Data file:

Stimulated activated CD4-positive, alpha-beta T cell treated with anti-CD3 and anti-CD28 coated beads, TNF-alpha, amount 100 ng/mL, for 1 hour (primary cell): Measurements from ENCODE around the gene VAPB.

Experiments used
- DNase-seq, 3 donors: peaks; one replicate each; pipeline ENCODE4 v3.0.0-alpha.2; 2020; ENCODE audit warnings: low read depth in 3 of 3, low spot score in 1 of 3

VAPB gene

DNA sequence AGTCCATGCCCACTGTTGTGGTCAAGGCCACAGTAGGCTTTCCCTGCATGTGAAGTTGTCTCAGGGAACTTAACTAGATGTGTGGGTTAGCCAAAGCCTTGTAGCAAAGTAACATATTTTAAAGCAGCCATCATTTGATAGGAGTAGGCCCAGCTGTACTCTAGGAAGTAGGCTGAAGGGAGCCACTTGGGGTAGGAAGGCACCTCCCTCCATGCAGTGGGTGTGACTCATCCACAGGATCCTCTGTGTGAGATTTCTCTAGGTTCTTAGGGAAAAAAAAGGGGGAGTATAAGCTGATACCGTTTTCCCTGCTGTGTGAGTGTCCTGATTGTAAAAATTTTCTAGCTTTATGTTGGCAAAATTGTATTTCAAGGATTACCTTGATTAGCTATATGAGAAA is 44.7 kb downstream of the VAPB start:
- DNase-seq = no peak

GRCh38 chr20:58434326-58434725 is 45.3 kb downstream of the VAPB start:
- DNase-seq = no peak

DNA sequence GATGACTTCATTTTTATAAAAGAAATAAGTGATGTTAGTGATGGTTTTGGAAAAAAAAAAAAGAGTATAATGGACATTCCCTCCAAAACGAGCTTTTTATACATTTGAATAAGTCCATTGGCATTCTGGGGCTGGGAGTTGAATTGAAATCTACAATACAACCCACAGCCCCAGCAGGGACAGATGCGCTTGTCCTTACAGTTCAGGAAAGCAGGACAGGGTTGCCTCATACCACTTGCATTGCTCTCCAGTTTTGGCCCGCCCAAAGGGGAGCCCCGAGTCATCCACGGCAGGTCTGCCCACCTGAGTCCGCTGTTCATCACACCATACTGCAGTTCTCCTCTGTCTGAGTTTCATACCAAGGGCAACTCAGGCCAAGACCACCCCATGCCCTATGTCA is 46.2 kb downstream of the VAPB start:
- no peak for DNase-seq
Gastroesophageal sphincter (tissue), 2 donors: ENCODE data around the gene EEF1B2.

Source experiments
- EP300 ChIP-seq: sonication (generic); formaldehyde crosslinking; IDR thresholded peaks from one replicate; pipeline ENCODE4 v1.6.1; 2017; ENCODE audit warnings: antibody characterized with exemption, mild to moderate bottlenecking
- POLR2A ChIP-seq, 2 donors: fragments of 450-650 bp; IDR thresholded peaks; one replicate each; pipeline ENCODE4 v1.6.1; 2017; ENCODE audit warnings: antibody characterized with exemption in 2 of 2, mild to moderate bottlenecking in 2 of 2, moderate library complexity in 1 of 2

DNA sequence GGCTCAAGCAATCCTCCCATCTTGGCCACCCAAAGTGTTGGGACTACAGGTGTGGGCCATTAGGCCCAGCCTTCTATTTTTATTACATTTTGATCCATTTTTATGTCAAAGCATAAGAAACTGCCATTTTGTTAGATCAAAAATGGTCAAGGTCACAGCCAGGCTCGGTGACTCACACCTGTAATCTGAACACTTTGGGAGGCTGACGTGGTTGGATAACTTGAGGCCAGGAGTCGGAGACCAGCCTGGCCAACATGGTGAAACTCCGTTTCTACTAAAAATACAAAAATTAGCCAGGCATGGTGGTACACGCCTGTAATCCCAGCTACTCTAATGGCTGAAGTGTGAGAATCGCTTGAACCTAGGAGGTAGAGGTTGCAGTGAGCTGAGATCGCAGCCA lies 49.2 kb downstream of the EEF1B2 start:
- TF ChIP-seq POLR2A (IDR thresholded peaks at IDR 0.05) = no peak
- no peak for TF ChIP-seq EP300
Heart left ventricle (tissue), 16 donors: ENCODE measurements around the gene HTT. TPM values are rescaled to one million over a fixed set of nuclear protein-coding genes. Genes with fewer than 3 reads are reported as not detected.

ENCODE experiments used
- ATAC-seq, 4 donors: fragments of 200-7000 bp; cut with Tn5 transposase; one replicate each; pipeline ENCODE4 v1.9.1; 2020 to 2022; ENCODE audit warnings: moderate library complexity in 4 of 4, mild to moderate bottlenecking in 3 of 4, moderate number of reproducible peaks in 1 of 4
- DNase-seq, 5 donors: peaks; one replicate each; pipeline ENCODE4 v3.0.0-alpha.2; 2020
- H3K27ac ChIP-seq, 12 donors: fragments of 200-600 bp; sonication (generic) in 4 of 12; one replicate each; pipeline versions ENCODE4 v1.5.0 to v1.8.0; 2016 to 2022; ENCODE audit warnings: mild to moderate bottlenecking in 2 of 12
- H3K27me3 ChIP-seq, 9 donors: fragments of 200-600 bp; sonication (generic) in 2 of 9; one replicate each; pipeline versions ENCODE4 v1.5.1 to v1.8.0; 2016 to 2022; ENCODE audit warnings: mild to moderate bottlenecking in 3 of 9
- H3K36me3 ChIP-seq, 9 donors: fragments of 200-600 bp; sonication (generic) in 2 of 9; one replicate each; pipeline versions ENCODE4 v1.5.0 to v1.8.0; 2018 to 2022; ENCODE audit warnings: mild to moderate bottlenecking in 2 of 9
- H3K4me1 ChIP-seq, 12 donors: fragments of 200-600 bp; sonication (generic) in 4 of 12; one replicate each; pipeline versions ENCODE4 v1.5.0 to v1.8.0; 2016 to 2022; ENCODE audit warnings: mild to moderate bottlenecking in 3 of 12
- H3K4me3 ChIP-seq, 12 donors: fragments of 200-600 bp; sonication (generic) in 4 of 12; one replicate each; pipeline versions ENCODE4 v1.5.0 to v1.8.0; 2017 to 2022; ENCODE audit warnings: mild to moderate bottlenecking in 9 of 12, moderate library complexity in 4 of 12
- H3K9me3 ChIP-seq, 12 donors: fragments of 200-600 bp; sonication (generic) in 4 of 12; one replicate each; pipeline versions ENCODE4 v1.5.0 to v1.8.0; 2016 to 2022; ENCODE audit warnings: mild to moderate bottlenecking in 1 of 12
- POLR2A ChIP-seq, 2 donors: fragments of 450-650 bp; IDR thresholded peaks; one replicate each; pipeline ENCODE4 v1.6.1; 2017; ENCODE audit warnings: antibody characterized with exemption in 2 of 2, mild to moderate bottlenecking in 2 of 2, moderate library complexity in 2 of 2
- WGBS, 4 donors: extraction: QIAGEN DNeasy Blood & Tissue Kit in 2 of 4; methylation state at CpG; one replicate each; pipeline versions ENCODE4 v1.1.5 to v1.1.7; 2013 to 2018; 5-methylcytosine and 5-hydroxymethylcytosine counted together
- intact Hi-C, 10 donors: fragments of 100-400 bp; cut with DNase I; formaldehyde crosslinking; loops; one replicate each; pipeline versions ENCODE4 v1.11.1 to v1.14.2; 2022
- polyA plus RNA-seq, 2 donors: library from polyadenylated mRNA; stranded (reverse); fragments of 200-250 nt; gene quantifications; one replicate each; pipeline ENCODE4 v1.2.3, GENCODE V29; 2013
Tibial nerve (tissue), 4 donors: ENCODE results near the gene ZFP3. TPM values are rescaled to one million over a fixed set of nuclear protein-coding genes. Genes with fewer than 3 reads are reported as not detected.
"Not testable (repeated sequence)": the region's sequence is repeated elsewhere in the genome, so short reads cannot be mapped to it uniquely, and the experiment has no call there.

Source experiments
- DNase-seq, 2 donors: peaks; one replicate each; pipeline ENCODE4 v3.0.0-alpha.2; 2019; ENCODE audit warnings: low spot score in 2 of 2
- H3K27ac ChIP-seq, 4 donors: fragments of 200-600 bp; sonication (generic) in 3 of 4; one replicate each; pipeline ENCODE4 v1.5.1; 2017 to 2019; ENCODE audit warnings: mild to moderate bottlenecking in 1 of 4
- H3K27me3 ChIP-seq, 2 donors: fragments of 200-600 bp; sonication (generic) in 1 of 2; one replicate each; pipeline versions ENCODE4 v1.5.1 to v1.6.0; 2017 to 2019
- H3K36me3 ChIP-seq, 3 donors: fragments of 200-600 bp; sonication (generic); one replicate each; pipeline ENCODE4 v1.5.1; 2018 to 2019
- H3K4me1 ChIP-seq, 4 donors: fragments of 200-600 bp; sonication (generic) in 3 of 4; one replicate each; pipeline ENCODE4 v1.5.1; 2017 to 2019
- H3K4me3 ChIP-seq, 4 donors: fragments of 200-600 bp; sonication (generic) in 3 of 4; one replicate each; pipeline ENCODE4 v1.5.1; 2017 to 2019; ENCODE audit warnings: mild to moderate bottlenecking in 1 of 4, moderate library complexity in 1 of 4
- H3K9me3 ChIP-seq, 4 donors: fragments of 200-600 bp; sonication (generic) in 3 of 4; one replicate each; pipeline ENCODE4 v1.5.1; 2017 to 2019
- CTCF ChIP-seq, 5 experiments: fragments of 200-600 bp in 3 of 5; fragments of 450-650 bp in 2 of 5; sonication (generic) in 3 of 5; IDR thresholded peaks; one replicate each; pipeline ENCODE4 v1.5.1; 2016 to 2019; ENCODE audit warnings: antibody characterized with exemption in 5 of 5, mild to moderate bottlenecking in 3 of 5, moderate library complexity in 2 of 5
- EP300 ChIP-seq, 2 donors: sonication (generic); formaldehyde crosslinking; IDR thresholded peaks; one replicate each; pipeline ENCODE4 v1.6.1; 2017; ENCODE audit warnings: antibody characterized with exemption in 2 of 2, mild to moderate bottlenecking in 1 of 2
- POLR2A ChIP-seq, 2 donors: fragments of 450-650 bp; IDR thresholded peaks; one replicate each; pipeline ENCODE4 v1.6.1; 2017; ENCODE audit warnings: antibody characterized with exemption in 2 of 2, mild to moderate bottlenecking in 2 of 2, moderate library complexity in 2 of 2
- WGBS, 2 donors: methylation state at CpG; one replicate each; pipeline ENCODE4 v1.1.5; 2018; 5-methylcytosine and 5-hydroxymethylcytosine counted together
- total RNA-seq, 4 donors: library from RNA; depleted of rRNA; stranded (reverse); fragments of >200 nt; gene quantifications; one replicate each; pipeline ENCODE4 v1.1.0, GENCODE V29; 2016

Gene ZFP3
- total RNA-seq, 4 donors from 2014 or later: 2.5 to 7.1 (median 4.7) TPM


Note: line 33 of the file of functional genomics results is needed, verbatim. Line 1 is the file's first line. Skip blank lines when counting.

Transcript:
"Not testable (repeated sequence)": the region's sequence is repeated elsewhere in the genome, so short reads cannot be mapped to it uniquely, and the experiment has no call there.